Taking bytes out of IPv6

By on 7 Aug 2019

Category: Tech matters

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At last month’s Internet Engineering Task Force meeting in Montreal, Canada (IETF 105), my colleagues — Sheng Jiang and Guangpeng Li from Huawei — and I presented two new proposals to improve the efficiency and functionality of IPv6.

Asymmetric IPv6 for IoT networks

The first, ‘Asymmetric IPv6 for IoT Networks’, is a new proposal to make IPv6 more friendly to the tiny devices at the edges of the Internet of Things. Not only devices such as sensors or actuators, but also the first-hop routers that have very limited battery, memory and processing capacity, and very low bit rate. Therefore, it is essential to minimize the size of network packets without increasing the complexity of processing them.

There are existing proposals in this area (most recently ‘Static Context Header Compression’) but Asymmetric IPv6 adds the idea of using truncated IPv6 addresses within an IoT domain and missing out parts of the IPv6 header that are, in practice, redundant. Therefore, all nodes including routers can process packets more efficiently and with less battery consumption.

The solution is ‘asymmetric’ because, for example, the source address of a packet might be truncated to 16 bits even if the destination was a full 128-bit IPv6 address. As a result, the header of an IPv6 packet might be reduced to as little as 8 or 10 bytes, compared to the normal 40. At the boundary between the IoT domain and the Internet, outgoing packet headers would be expanded to the normal size, and incoming headers would be shortened.

After initial discussions in Montreal, we will continue to work to ensure that the proposal fits in well with ongoing work by other IETF participants.

Service oriented IP

The second proposal, Service Oriented IP (SOIP), is more radical. It applies to a typical ISP network, or an enterprise network, in which client systems wish to use various services.

Today, clients (sometimes including human users) have to first worry about reachability — how to reach a particular IP address or a particular URL. However, their real goal is to reach a service — such as a storage service or a computation service. It may be provided by their primary service provider, or it may be anywhere in the Internet.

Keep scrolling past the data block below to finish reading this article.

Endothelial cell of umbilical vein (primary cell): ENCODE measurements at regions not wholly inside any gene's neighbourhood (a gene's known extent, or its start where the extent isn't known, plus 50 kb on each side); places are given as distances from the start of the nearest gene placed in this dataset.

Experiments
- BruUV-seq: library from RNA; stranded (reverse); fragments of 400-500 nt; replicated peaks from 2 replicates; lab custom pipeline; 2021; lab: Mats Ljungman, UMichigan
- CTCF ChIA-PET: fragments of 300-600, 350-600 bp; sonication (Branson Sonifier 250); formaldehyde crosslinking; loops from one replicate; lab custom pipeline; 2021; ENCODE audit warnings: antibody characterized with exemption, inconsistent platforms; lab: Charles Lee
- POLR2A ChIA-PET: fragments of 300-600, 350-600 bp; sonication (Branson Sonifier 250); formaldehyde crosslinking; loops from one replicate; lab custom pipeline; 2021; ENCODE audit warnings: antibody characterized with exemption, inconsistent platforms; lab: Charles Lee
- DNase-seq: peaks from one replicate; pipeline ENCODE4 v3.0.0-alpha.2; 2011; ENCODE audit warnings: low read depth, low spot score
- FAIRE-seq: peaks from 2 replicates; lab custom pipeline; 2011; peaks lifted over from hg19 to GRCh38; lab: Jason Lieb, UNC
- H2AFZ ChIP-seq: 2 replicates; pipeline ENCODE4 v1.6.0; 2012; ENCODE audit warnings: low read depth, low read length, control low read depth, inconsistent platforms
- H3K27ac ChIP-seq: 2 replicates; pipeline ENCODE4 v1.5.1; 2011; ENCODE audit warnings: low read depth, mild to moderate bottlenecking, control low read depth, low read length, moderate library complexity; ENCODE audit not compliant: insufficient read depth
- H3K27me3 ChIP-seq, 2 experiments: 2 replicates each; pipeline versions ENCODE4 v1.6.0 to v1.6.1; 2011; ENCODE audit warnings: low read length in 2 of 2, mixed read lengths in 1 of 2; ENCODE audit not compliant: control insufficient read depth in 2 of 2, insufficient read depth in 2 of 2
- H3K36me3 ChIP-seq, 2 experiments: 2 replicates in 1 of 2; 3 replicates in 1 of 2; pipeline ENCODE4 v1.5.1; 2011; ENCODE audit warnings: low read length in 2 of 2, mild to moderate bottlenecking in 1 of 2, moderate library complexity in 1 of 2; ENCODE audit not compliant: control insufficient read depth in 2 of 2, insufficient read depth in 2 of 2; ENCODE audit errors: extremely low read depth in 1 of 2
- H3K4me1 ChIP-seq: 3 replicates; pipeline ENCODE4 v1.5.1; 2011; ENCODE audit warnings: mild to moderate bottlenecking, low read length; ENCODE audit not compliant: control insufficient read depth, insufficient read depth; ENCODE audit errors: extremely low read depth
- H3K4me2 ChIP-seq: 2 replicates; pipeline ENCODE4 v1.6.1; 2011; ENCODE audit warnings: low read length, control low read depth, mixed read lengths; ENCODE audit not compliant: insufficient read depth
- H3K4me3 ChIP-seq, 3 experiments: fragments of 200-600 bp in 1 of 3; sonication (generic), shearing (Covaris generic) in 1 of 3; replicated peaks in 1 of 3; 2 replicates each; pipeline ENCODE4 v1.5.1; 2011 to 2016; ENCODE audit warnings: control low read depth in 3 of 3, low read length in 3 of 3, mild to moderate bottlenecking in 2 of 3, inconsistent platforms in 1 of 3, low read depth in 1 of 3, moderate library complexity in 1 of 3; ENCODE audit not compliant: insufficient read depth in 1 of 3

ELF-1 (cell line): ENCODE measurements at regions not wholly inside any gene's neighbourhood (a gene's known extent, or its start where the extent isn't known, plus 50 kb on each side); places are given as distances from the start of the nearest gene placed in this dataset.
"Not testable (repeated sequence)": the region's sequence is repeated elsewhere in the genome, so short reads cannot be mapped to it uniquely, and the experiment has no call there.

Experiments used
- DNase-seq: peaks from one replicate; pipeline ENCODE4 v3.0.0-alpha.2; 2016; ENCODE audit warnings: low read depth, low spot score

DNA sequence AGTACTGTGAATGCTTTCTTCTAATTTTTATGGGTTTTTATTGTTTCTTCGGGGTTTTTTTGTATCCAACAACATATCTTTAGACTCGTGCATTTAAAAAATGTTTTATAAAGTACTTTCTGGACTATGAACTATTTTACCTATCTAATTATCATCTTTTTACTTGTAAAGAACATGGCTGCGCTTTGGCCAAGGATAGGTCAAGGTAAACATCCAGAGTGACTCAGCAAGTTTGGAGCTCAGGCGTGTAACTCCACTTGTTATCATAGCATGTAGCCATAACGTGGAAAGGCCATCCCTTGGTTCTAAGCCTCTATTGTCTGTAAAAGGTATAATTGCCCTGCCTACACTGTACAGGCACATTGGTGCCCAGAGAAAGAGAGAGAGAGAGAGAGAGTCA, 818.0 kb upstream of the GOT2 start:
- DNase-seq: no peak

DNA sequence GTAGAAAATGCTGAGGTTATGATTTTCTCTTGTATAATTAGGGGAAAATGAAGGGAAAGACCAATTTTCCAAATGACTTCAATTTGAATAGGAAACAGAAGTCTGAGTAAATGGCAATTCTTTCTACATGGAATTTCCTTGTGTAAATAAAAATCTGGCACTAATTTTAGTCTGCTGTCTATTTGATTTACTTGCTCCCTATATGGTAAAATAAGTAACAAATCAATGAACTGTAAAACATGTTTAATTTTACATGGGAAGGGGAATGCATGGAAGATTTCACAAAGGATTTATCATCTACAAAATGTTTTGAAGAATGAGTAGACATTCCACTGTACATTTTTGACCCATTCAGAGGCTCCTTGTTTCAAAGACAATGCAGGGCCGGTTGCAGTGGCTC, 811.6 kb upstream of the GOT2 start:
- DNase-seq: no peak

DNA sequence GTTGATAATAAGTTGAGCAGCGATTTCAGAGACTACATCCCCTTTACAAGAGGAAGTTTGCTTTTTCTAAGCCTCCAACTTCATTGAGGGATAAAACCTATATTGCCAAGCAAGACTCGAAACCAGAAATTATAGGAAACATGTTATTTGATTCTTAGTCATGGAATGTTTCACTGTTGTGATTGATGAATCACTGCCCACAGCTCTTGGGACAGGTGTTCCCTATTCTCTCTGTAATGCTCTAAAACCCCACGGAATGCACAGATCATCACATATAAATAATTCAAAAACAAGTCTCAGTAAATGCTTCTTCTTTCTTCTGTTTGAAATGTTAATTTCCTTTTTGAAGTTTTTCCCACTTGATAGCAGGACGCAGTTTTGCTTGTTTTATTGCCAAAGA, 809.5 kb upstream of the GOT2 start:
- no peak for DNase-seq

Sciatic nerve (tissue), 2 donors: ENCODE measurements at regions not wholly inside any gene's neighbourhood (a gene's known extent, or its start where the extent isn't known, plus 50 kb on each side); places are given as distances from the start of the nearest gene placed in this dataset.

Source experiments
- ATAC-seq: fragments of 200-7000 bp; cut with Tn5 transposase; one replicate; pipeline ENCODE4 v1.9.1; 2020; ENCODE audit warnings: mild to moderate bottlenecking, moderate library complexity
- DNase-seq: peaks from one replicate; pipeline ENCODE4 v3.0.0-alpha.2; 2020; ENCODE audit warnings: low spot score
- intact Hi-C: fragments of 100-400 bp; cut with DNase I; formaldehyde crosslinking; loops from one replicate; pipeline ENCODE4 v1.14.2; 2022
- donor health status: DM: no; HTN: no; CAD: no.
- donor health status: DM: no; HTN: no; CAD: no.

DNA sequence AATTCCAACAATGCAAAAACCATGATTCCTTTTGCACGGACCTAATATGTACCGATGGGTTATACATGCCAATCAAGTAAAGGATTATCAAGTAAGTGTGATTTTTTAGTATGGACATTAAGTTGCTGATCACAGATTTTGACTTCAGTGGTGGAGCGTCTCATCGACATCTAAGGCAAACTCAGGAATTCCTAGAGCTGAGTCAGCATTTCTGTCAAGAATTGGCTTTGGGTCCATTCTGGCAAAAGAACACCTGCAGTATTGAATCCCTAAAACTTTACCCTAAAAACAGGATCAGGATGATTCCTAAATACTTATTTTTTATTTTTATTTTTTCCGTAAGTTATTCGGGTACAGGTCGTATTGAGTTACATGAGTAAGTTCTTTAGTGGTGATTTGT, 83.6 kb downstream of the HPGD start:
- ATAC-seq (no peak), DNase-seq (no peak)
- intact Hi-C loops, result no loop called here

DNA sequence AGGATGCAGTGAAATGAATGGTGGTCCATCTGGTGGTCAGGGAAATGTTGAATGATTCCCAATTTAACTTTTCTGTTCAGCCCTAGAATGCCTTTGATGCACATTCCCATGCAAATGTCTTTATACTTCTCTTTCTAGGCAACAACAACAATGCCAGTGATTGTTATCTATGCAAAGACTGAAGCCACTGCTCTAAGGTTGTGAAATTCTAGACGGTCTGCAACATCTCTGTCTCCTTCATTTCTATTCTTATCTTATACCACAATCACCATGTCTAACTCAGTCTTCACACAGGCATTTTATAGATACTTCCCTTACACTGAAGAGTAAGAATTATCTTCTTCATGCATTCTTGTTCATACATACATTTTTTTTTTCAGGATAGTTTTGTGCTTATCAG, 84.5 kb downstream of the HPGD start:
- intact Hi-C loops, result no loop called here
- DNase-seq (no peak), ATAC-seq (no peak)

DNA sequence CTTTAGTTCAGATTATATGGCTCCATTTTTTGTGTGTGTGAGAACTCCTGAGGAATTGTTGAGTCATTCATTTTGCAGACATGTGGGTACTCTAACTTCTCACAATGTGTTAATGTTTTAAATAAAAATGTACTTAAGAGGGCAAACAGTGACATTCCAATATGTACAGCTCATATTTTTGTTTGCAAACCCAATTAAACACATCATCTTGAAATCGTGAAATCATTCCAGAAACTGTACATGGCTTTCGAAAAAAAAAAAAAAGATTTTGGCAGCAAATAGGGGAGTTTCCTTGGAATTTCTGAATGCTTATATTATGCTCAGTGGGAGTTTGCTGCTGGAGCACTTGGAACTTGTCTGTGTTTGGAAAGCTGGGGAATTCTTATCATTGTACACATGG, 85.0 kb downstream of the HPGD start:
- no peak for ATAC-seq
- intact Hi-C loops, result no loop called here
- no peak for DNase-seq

SOIP handles this by considering that user requests should be directed primarily at a service type, not at an address. Unconventionally, SOIP brings this down to the packet switching layer. There is no destination address in a SOIP packet from a client to the first-hop router; there is a code byte known as a Service Action Type (SAT) instead. The router will forward the packet towards the appropriate service gateway or proxy.

If the service is installed locally, the whole transaction may run over SOIP. If the service is remote, the transaction will be relayed over conventional IPv6 or IPv4.

For compatibility, all SOIP clients will also be fully functional IPv6 clients, and SOIP will support the establishment of IPv6 connections, and IPv4-as-a-service connections when needed.

Does SOIP sound like a layer violation, with application layer information in the network layer header? Yes, that’s exactly right. Given that Internet services are now largely mediated by middleboxes whose function is at odds with the traditional end-to-end model, SOIP attempts to make the middlebox model work better, to the benefit of both clients and service providers.

Over the coming months, we will be developing these ideas and the necessary mechanisms. If you have any further feedback, leave a comment below.

Brian E. Carpenter is an Honorary Professor of Computer Science at the University of Auckland.

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